In a major study of 1,936 indictments reported to the Ohio Supreme Court by Ohio counties with capital cases from October 1981 through 2002, the Associated Press found that capital punishment has been applied in an uneven and often arbitrary fashion.
- Defendants facing a death penalty charge for killing a white person were twice as likely to be sentenced to death than defendants charged with killing a black person. This gross disparity in capital sentencing sends a message that the taking of a white life is more serious than the taking of a black life.
Rate Of Death Sentencing For Defendants Charged With Killing White Versus Black Victims
- Defendants most likely to get the death penalty were those who killed white victims, regardless of the race of the defendant:
- Of 693 white victim cases with white defendants:
- 127 were given the death penalty (18.3%)
- Of 353 white victim cases with black defendants
- 62 were sentenced to death (17.6%).
- Defendants who killed black victims were the least likely to get the death penalty, regardless of the race of the defendant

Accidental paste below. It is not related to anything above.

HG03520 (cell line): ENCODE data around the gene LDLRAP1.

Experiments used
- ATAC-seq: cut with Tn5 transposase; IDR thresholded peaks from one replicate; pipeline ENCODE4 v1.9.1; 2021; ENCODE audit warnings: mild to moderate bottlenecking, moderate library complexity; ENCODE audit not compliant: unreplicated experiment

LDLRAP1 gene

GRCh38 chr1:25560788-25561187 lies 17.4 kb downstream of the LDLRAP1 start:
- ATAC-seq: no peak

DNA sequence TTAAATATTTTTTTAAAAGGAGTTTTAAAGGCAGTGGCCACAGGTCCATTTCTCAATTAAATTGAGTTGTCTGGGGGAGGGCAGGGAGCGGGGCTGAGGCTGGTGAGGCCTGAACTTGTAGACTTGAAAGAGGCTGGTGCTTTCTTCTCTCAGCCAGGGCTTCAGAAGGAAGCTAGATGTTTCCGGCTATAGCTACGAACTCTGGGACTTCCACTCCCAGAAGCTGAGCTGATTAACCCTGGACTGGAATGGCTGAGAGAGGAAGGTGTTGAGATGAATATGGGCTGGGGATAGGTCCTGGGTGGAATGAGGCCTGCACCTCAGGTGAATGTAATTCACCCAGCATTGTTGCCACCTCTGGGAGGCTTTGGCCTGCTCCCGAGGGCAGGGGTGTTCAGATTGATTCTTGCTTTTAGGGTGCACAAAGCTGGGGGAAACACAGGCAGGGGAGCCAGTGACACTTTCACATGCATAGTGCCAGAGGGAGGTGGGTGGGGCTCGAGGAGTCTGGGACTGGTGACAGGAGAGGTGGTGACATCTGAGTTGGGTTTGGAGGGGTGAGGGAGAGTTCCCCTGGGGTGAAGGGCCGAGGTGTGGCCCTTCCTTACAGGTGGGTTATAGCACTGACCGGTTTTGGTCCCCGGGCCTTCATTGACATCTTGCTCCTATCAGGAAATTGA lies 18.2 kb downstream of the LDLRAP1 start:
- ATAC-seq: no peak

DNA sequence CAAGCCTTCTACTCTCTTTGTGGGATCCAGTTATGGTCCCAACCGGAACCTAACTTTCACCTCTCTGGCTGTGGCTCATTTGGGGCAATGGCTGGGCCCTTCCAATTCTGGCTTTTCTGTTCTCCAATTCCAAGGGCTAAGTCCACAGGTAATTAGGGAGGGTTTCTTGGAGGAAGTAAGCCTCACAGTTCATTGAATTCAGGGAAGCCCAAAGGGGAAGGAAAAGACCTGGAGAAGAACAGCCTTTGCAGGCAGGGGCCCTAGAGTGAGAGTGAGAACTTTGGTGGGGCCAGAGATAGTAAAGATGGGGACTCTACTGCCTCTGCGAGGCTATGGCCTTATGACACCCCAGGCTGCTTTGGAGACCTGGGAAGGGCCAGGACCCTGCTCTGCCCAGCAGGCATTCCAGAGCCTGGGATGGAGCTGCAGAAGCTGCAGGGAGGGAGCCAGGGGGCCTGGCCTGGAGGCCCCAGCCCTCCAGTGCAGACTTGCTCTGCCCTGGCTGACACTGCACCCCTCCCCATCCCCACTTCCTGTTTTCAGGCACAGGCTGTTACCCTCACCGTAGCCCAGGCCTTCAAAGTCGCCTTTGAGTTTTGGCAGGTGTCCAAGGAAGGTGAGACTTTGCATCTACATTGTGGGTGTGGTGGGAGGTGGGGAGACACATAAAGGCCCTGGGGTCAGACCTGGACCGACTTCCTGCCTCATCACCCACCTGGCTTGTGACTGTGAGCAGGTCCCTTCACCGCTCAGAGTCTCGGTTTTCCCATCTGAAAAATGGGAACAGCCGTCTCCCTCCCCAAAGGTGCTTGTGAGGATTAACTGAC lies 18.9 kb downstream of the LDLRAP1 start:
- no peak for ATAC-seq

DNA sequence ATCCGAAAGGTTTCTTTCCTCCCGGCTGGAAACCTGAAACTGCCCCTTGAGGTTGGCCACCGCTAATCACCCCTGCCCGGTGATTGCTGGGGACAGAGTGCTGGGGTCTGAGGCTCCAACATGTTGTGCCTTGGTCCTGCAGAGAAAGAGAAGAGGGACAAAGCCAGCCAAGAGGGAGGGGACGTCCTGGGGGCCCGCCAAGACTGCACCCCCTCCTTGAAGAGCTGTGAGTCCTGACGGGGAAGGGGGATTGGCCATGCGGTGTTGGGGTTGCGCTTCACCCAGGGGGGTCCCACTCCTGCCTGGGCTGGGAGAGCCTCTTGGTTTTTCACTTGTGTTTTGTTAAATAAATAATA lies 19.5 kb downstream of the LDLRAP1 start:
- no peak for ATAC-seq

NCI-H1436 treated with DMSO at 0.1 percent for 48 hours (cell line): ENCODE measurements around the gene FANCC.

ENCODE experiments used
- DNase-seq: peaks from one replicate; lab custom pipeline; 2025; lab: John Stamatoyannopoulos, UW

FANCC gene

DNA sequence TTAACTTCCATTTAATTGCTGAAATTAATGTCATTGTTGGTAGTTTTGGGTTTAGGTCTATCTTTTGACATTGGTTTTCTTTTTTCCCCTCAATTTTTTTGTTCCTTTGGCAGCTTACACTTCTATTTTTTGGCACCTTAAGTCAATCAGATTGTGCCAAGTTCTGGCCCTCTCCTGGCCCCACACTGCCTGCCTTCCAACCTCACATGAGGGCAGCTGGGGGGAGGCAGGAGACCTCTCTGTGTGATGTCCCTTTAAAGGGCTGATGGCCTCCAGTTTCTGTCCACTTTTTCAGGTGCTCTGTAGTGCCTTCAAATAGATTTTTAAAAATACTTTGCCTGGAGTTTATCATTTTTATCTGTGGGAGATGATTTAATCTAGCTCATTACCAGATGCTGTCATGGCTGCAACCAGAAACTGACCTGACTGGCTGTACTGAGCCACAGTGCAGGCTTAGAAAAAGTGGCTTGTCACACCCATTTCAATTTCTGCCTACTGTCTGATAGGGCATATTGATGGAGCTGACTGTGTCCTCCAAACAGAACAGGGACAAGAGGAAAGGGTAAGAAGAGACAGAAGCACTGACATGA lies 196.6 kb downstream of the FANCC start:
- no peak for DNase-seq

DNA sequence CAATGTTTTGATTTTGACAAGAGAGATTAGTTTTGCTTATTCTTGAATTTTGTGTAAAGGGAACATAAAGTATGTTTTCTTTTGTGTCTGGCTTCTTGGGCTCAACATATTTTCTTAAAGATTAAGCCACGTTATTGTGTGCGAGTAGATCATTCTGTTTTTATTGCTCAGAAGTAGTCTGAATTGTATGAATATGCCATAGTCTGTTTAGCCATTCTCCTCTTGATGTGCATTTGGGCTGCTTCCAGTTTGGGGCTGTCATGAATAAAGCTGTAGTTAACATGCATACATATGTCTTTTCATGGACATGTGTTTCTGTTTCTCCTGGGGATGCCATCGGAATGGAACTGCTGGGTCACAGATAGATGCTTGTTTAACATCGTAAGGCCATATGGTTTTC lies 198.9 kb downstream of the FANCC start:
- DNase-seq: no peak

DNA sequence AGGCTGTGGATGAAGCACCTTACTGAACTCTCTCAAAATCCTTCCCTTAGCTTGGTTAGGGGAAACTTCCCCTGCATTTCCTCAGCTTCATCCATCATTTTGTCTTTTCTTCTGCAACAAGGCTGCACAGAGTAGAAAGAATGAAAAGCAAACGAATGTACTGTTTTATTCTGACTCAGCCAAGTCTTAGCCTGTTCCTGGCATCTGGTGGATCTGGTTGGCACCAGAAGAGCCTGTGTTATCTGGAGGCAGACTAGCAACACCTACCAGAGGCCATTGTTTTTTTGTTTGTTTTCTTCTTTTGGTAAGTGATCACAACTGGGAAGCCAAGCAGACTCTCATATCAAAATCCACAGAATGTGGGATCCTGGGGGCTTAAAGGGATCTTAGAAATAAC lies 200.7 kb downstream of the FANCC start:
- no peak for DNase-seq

- Of 752 black victim cases with black defendants
- 63 were sentenced to death (8.4%)
- Of 46 black victim cases with white defendants
- 4 were sentenced to death (8.7%).
Death Sentencing Rates Comparing Race of Victims and Defendants
Nearly half of the cases in which the state said it was seeking the death penalty ended with a plea bargain and a sentence less than death. Many of these were among the most serious crimes, including 31 cases in which the crime involved two or more victims, and 25 cases in which the crime involved at least three victims.
Plea Bargaining in Capital Cases
Geography appeared to play a major role in who was sentenced to death. For example, in Cuyahoga County (including the city of Cleveland) 8.5% of capitally charged defendants received a death sentence but in Hamilton County (including the city of Cincinnati), 43% received a death sentence.
Rate of Death Sentencing For Defendants Charged With Capital Crimes in Cuyahoga Versus Hamilton County
The Associated Press reported the findings of its detailed study in a three-part series, noting that:
1. Capital punishment is applied unequally in Ohio, with race-of-victim, geography, and plea-bargains affecting death sentencing;
2. Capital cases are expensive and are squeezing budgets in smaller counties; and
3. Disparities exist in the resolution of death penalty cases in Ohio, when three-judge panels spare the life of only one of two defendants convicted of strikingly similar crimes.
(Associated Press, May 5, 2005) (DPIC)